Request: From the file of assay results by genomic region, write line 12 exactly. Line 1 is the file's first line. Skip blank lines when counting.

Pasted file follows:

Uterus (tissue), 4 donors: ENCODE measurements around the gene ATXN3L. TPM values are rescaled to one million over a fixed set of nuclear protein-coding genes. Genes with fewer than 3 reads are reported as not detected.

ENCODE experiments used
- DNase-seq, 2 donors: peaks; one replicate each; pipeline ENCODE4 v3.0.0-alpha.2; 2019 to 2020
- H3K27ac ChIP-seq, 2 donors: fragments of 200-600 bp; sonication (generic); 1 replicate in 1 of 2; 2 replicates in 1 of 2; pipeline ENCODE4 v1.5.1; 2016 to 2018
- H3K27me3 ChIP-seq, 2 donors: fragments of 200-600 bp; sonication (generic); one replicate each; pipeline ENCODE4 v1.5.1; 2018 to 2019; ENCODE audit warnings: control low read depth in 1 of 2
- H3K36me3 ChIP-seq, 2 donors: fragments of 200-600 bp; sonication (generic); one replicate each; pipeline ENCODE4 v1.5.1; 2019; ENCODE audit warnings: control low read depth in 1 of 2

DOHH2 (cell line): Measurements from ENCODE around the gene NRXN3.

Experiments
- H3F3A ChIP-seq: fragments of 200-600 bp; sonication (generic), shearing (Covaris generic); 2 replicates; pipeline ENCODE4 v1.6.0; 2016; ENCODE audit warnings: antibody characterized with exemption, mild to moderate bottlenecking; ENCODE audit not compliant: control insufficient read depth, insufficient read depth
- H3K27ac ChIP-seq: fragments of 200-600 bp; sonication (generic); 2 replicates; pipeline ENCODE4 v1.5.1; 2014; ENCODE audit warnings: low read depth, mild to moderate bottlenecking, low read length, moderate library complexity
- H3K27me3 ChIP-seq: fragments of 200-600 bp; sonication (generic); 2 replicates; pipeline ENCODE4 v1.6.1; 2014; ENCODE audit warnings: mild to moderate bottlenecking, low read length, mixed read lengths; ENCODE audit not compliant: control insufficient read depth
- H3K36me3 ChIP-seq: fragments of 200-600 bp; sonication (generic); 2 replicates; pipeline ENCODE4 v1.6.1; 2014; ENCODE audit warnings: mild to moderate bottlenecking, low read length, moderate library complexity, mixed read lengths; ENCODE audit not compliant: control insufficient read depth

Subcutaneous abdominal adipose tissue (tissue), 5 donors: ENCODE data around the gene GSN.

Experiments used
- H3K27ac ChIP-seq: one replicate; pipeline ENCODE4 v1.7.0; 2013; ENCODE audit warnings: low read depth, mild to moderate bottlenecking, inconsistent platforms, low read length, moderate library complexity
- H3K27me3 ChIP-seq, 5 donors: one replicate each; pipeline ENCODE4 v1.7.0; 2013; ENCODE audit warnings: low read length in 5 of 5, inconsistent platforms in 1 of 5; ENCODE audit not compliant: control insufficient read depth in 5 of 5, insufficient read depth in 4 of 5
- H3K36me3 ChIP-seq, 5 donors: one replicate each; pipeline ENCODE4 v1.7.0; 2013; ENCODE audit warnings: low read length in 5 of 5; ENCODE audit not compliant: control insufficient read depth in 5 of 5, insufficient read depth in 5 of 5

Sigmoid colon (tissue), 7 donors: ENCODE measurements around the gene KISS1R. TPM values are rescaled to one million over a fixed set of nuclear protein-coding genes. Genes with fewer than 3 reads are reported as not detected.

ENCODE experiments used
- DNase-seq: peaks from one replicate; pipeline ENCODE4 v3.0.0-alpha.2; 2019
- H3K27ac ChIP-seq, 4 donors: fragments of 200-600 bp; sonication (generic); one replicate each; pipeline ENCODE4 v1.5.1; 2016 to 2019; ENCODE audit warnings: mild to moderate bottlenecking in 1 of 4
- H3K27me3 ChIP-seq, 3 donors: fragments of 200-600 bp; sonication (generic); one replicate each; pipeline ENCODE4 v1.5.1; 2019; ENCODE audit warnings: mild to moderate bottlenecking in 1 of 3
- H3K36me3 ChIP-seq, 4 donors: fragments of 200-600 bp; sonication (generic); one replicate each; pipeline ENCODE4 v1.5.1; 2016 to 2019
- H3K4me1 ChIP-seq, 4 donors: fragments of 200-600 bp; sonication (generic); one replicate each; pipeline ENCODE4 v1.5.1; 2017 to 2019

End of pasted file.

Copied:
- H3K36me3 ChIP-seq: fragments of 200-600 bp; sonication (generic); 2 replicates; pipeline ENCODE4 v1.6.1; 2014; ENCODE audit warnings: mild to moderate bottlenecking, low read length, moderate library complexity, mixed read lengths; ENCODE audit not compliant: control insufficient read depth